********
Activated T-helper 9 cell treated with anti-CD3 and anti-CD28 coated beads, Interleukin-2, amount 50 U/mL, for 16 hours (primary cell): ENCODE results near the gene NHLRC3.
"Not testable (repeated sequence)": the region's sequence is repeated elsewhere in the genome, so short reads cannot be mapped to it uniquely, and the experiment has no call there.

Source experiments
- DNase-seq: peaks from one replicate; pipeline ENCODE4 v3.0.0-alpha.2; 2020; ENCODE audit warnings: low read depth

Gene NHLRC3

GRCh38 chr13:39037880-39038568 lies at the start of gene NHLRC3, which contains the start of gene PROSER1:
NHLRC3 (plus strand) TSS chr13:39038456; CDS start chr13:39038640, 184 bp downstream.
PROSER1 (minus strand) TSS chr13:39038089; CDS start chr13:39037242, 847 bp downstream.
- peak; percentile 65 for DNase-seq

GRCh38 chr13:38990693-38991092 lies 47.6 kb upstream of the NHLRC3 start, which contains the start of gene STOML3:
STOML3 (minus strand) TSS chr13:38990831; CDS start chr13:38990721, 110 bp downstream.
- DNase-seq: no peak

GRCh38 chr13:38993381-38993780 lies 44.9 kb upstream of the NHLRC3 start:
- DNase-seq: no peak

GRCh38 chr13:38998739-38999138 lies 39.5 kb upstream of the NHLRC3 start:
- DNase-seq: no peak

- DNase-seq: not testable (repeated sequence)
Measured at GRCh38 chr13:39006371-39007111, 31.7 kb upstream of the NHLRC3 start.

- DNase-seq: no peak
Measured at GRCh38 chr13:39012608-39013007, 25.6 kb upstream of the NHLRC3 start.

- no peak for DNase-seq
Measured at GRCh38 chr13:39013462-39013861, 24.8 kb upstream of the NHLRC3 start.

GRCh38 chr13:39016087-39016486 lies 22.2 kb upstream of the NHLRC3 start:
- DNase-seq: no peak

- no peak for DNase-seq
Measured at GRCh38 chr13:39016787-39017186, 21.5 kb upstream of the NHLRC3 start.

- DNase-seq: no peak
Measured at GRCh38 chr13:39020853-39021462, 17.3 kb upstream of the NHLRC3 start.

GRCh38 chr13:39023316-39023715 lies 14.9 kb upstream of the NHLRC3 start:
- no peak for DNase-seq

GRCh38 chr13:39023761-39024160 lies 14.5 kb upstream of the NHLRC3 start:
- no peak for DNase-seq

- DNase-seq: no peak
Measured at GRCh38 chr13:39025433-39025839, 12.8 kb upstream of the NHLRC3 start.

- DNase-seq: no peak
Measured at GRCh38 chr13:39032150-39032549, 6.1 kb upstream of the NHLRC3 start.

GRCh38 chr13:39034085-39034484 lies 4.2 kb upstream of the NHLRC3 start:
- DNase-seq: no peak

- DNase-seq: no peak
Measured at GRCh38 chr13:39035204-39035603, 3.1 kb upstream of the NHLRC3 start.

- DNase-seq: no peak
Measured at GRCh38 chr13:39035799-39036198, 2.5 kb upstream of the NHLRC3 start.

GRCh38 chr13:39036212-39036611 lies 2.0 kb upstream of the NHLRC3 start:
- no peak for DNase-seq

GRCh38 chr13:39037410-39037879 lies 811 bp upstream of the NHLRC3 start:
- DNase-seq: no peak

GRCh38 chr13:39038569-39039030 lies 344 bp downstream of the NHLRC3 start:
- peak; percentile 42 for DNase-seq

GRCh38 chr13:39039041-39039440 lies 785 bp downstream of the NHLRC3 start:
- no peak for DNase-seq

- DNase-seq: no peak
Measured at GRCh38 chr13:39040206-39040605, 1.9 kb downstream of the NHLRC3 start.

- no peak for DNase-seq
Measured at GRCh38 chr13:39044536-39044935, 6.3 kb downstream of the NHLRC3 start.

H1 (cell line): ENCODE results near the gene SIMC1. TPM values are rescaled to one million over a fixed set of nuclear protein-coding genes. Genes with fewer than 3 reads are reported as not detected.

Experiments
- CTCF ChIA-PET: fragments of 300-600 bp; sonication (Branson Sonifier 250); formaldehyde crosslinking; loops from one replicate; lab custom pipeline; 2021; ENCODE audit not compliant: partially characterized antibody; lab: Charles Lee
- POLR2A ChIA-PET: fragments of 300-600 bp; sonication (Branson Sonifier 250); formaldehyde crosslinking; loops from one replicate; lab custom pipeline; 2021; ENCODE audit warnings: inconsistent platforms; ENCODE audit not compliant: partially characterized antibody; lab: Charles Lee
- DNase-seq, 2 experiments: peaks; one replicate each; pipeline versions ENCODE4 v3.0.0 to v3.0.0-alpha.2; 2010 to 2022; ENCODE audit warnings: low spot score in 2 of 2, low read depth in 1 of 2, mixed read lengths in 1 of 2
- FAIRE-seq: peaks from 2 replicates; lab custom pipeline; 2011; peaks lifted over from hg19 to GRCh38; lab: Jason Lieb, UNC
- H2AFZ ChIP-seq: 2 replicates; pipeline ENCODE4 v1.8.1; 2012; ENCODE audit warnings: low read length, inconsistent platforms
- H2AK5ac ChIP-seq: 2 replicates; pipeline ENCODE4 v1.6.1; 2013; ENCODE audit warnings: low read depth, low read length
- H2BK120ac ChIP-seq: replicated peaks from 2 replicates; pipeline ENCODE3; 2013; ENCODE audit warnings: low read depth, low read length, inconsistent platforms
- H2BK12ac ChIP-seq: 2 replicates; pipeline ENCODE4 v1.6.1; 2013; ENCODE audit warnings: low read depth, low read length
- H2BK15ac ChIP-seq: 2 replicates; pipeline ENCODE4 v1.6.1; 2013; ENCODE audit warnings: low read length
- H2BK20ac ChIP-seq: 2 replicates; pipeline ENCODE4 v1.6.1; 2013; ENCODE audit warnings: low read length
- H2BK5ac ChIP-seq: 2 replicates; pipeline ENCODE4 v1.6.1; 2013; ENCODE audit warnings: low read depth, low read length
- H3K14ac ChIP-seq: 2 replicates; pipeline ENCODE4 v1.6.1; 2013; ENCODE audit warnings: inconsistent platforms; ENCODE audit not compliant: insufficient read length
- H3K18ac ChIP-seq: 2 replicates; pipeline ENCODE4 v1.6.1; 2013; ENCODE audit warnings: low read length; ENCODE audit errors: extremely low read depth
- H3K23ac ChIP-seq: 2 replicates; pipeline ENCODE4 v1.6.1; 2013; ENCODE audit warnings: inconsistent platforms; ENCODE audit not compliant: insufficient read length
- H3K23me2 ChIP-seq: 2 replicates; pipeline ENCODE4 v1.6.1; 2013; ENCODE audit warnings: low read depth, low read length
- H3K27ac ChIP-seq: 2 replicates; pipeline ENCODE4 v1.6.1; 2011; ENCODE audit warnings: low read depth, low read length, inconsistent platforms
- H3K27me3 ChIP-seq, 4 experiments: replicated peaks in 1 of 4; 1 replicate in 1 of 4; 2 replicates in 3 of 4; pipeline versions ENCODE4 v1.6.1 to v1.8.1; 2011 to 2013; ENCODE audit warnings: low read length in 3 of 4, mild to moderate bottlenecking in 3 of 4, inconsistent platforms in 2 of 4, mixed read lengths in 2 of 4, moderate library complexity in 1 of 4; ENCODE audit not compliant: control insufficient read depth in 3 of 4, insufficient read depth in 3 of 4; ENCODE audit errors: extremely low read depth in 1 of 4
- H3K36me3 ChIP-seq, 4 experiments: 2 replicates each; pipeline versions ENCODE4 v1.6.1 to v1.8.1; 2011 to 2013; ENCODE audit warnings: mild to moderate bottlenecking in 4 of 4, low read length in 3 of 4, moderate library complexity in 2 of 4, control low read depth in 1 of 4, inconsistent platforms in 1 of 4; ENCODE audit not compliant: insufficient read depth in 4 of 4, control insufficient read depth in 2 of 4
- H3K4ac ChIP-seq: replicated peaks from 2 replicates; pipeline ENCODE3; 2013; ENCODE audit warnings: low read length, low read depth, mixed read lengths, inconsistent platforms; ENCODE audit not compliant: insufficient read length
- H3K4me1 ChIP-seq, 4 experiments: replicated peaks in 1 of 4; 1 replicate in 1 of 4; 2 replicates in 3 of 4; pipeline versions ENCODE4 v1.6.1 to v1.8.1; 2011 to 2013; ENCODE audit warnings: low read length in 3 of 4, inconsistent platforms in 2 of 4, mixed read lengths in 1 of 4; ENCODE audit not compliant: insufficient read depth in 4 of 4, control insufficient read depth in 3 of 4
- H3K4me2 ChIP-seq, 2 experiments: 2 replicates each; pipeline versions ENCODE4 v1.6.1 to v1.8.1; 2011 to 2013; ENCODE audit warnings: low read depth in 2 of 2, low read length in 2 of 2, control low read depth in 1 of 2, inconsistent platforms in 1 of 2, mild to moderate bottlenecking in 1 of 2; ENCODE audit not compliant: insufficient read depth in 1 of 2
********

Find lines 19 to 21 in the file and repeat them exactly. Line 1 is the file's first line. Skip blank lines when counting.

- DNase-seq: no peak
Measured at GRCh38 chr13:39012608-39013007, 25.6 kb upstream of the NHLRC3 start.

- no peak for DNase-seq